Natural rubber is currently technically unavoidable for some purposes, despite the competition from synthetic rubber. Most notably, it accounts for 75% of the rubber used in the tyre industry. However, although Hevea brasiliensis originated in the Amazon Basin, rubber growing has only really developed in Asia and Africa. In Latin America, “South American leaf disease”, caused by the fungus Microcyclus ulei, has until now totally prevented the development of rubber growing, or at least almost totally: rubber trees have become resistant to the fungus in some areas of Amazonia. However, to date, there have never been any varieties that combine parasite resistance and productivity. This could be disastrous for rubber growing worldwide were the fungus to be introduced accidentally into Asia or Africa.
Resistant and high-yielding rubber plants in quarantine at CIRAD
The threat is on the verge of being overcome. In late December 2005, plants of thirteen high-yielding rubber varieties resistant to Microcyclus were shipped to CIRAD from Michelin’s Itubera estate in Brazil. They are now in quarantine in a confinement zone, where they will remain for two years and undergo a range of tests to ensure that they do not carry any spores of the parasite.
Jérôme Sainte-Beuve | alfa
Scientists team up on study to save endangered African penguins
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Climate change: Urban trees are growing faster worldwide
13.11.2017 | Technische Universität München
Heat from the friction of rocks caused by tidal forces could be the “engine” for the hydrothermal activity on Saturn's moon Enceladus. This presupposes that...
The WHO reports an estimated 429,000 malaria deaths each year. The disease mostly affects tropical and subtropical regions and in particular the African continent. The Fraunhofer Institute for Silicate Research ISC teamed up with the Fraunhofer Institute for Molecular Biology and Applied Ecology IME and the Institute of Tropical Medicine at the University of Tübingen for a new test method to detect malaria parasites in blood. The idea of the research project “NanoFRET” is to develop a highly sensitive and reliable rapid diagnostic test so that patient treatment can begin as early as possible.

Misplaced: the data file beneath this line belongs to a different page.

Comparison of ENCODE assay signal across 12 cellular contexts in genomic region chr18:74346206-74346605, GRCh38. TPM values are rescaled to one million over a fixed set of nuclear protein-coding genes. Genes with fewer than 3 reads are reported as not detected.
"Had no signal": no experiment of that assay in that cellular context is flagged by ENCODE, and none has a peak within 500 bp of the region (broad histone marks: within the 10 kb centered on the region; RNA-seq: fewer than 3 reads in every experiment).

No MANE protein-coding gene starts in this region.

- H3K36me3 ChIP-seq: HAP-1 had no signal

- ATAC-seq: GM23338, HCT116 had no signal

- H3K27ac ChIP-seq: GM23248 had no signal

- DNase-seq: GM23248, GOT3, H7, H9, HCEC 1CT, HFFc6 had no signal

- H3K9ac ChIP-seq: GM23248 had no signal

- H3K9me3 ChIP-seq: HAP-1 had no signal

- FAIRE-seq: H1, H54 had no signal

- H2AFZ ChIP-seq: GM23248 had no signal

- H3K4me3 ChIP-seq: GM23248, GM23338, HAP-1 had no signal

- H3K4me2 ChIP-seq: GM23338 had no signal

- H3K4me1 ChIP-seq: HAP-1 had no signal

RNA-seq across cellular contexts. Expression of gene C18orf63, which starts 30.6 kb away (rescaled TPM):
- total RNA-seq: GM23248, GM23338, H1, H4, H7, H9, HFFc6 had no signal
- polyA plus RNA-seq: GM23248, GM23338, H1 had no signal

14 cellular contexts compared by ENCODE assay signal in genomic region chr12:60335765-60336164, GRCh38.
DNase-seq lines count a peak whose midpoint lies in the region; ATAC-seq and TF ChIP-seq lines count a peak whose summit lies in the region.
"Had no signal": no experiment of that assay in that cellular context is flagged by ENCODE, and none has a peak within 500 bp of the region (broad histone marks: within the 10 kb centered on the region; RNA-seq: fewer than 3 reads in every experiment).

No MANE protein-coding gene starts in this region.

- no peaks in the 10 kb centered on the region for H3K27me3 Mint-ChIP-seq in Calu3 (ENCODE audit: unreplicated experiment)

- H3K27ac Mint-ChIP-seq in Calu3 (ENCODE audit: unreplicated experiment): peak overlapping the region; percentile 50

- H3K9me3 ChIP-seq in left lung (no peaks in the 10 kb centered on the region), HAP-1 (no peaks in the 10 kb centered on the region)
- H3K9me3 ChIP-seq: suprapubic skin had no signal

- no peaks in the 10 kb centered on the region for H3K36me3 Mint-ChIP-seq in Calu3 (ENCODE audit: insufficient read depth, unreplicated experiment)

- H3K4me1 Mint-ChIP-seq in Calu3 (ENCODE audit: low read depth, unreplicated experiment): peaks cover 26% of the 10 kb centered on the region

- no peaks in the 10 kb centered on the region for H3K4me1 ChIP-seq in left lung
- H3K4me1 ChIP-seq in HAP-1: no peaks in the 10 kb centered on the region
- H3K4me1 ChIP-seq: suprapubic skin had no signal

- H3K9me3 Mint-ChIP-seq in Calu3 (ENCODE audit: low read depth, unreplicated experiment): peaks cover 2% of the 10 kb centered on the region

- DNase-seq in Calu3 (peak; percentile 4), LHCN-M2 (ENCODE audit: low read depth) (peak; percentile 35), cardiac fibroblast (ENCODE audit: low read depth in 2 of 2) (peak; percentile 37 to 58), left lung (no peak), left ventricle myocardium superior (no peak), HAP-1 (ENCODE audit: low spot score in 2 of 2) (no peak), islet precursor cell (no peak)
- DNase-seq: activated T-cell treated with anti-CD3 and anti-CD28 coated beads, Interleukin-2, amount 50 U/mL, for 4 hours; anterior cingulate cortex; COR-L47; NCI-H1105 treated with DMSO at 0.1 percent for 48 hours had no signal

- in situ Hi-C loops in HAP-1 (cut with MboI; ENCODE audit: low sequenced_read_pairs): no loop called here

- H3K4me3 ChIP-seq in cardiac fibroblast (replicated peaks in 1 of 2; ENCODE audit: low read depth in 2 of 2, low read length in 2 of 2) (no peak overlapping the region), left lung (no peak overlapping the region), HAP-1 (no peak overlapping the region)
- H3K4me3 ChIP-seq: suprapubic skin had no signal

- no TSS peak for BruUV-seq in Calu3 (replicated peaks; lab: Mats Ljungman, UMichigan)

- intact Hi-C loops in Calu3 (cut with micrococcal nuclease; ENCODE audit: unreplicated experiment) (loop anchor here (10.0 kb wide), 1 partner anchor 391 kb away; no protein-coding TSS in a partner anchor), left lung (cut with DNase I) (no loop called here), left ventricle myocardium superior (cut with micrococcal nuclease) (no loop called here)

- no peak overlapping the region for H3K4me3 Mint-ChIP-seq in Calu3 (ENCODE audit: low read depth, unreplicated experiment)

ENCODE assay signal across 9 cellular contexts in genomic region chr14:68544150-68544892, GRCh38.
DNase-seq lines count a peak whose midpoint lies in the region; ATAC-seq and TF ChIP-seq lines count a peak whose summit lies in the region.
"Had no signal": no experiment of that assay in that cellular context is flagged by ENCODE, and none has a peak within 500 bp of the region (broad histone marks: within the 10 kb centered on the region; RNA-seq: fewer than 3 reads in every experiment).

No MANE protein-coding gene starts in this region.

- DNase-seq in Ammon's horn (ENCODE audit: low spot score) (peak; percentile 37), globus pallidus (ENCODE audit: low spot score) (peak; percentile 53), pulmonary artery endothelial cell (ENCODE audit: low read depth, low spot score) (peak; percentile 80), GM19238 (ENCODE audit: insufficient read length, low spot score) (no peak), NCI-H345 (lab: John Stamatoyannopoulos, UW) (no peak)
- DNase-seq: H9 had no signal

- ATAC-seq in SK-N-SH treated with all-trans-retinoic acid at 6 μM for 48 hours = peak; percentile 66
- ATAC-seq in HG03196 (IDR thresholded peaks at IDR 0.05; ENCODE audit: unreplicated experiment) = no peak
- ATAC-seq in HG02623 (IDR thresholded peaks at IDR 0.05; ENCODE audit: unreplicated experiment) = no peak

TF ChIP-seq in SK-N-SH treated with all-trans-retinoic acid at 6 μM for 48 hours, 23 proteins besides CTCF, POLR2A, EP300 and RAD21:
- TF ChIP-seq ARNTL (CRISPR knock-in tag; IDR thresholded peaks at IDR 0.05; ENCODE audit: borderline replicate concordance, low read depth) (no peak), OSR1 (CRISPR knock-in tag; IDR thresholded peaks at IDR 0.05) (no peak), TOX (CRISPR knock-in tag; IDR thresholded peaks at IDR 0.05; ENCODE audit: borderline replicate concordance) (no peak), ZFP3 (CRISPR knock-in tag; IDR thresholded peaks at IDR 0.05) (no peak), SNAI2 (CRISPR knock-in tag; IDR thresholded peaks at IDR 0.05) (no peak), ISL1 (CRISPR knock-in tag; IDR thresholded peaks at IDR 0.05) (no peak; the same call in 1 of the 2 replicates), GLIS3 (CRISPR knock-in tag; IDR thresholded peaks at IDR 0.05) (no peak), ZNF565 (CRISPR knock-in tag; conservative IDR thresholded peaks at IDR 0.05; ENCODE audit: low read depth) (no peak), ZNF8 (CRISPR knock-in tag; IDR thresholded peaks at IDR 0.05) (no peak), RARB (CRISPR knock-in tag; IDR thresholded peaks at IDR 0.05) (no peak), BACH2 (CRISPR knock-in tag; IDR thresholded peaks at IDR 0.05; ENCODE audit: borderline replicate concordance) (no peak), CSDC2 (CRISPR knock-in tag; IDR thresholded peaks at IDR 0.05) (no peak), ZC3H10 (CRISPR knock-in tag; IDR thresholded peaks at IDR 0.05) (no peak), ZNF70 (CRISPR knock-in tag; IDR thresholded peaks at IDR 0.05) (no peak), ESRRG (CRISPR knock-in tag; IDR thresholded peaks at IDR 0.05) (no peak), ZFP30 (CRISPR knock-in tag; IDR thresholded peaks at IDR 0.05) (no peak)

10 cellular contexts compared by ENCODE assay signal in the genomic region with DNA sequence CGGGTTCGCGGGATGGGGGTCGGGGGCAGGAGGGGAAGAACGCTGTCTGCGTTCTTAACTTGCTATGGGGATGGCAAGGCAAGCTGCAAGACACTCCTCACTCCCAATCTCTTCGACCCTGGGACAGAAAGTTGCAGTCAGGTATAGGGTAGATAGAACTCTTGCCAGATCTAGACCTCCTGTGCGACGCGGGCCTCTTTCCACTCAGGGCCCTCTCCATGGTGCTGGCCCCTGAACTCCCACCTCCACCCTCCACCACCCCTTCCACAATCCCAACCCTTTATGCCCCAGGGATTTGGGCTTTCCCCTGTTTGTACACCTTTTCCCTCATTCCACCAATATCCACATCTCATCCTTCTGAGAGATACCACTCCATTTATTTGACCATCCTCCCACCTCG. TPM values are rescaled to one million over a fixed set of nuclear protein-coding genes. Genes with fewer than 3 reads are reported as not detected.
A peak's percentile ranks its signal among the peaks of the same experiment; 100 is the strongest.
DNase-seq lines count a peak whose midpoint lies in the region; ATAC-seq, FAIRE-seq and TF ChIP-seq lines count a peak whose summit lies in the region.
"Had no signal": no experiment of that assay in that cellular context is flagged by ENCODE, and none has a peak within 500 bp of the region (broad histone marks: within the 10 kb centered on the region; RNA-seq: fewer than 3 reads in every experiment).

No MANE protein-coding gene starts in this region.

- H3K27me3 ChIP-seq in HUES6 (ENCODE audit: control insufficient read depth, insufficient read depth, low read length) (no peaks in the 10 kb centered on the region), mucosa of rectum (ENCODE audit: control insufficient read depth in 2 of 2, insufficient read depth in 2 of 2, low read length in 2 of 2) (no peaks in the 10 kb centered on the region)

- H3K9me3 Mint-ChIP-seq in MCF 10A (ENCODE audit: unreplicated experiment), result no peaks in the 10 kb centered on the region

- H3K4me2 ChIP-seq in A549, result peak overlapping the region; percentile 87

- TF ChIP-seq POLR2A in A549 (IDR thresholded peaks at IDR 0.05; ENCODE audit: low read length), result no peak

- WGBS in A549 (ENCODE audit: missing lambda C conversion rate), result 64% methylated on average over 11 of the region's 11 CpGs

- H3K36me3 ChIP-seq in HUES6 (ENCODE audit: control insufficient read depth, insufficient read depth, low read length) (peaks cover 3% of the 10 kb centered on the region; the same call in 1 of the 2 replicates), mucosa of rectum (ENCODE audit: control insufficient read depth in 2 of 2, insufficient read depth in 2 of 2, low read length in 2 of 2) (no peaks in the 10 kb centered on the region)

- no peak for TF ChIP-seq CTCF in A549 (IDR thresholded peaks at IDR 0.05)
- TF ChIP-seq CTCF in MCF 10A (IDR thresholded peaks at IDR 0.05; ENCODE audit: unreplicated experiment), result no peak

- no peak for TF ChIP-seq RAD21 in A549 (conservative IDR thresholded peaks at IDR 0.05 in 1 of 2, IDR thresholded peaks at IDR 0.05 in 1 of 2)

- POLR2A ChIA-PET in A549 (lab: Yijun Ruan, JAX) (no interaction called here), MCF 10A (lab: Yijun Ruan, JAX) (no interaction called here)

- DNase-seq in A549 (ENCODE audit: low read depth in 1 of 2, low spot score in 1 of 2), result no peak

Malaria is caused by parasites transmitted by mosquito bite. The most dangerous form of malaria is malaria tropica. Left untreated, it is fatal in most cases....
The formation of stars in distant galaxies is still largely unexplored. For the first time, astron-omers at the University of Geneva have now been able to closely observe a star system six billion light-years away. In doing so, they are confirming earlier simulations made by the University of Zurich. One special effect is made possible by the multiple reflections of images that run through the cosmos like a snake.
Today, astronomers have a pretty accurate idea of how stars were formed in the recent cosmic past. But do these laws also apply to older galaxies? For around a...
Just because someone is smart and well-motivated doesn't mean he or she can learn the visual skills needed to excel at tasks like matching fingerprints, interpreting medical X-rays, keeping track of aircraft on radar displays or forensic face matching.
That is the implication of a new study which shows for the first time that there is a broad range of differences in people's visual ability and that these...
Computer Tomography (CT) is a standard procedure in hospitals, but so far, the technology has not been suitable for imaging extremely small objects. In PNAS, a team from the Technical University of Munich (TUM) describes a Nano-CT device that creates three-dimensional x-ray images at resolutions up to 100 nanometers. The first test application: Together with colleagues from the University of Kassel and Helmholtz-Zentrum Geesthacht the researchers analyzed the locomotory system of a velvet worm.
During a CT analysis, the object under investigation is x-rayed and a detector measures the respective amount of radiation absorbed from various angles....
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